The popularity of book-turned-movie World War Z and television series The Walking Dead points to a cultural interest in zombies. Kenneth Calhoun's Black Moon builds upon this interest in a haunting and disturbing tale about an insomnia epidemic that turns people into zombie-like monsters.
Cellphone reception has disappeared, electricity is out in many places, and the traditional media has yet to pick up the story, but there appears to be a widening problem: people are discovering that they are unable to fall asleep. As insomnia turns to mania, the afflicted wander the streets babbling incoherently and destroying property. For the most part, these insomniacs are harmless, unless they find a "sleeper," a person who can still sleep. The sight of a sleeper turns the insomniacs into vengeful killers who will stop at nothing to destroy the people who can still sleep. As the mania ...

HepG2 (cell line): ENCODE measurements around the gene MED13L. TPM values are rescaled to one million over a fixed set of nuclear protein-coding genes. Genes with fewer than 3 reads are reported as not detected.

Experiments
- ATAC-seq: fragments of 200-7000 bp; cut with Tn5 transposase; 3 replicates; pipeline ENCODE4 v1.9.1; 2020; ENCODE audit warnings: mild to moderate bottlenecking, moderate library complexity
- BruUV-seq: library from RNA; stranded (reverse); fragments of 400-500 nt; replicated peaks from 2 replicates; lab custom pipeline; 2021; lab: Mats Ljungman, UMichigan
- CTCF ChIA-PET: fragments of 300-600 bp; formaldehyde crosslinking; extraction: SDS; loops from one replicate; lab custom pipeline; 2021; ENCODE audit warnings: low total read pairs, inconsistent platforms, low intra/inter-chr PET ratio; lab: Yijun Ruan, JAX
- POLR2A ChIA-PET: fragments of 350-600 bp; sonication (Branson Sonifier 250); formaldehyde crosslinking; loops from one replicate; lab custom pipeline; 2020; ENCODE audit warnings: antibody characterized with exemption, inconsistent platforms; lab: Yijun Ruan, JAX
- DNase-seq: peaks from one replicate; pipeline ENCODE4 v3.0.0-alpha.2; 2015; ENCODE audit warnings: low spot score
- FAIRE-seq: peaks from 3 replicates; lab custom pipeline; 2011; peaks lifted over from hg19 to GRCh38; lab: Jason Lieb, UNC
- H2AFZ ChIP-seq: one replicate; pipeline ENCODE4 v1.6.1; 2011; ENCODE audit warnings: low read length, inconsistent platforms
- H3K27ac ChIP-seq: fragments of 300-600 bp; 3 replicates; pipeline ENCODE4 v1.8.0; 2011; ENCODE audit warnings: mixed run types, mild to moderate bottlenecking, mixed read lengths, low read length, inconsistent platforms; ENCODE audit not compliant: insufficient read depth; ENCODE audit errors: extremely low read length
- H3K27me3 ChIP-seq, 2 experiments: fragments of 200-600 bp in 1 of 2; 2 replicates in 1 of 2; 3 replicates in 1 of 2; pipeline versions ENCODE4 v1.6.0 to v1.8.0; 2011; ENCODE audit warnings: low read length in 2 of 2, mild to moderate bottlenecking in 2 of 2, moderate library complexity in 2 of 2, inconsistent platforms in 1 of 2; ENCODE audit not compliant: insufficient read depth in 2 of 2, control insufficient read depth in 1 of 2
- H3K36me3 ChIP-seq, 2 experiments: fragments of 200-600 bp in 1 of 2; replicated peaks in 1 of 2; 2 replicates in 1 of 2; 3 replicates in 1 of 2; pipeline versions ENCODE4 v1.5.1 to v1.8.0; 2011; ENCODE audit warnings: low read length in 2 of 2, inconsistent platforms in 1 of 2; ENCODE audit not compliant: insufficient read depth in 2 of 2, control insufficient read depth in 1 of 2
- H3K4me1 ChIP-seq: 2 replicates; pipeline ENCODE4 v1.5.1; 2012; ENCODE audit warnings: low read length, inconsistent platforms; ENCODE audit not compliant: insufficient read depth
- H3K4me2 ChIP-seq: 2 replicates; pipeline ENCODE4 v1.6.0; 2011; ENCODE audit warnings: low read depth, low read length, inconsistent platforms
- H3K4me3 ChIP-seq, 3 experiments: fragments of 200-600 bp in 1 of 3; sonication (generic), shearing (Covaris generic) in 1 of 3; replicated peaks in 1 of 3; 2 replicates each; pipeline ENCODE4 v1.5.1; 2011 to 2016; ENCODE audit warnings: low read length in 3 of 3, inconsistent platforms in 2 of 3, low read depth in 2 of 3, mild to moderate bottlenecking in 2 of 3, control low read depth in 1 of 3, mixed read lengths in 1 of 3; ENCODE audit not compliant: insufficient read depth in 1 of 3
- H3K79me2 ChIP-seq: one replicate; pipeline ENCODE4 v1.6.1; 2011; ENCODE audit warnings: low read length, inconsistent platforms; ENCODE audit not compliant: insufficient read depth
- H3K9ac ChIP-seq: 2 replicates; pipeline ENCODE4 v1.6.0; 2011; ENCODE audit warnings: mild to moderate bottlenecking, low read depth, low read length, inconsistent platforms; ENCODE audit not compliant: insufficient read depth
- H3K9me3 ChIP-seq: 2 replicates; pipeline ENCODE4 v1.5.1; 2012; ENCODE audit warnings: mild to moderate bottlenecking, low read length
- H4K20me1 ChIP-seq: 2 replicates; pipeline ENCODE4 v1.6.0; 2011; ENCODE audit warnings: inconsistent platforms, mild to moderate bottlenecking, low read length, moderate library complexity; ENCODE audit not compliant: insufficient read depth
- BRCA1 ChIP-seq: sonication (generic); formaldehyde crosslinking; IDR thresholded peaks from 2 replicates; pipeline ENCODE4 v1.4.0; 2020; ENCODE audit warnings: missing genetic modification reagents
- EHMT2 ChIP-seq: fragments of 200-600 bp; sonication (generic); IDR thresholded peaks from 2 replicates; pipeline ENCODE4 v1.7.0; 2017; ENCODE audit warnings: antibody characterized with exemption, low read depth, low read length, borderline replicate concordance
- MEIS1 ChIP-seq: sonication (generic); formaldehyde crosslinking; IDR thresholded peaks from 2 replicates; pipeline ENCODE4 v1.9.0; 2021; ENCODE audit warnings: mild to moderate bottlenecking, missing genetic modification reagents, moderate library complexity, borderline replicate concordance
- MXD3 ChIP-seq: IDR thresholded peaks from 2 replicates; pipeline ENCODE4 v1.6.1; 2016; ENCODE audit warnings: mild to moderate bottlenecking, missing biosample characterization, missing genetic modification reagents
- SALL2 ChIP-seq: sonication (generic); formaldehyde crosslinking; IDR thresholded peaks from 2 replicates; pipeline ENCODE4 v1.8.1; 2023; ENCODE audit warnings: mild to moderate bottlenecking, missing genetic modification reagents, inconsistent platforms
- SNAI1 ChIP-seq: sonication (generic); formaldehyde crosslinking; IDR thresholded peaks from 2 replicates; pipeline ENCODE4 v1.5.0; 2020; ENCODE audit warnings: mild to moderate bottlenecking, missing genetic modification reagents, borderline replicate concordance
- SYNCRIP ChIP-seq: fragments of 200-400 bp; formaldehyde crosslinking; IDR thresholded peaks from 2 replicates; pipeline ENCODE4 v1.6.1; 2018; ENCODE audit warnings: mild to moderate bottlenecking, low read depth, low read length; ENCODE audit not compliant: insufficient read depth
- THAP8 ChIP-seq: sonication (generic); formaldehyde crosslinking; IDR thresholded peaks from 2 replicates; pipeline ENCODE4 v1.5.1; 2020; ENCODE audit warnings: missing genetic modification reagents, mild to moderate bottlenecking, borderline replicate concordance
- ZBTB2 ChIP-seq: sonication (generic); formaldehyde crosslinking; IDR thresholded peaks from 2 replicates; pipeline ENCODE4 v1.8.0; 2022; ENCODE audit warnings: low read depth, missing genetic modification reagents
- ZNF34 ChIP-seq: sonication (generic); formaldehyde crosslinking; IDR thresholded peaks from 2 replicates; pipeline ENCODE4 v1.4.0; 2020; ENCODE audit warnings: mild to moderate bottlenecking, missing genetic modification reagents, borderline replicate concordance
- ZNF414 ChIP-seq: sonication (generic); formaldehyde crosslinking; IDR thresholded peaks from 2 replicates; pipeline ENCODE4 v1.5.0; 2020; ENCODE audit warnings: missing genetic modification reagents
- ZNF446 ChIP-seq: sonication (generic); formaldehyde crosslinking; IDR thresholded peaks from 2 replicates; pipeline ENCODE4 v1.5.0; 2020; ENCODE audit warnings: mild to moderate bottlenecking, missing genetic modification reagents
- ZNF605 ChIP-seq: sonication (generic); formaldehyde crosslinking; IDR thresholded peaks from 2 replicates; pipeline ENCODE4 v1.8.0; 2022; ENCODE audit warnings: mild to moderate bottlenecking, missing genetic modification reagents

Blood at the Root
"A gripping, timely, and important examination of American racism."
- PW Starred Review
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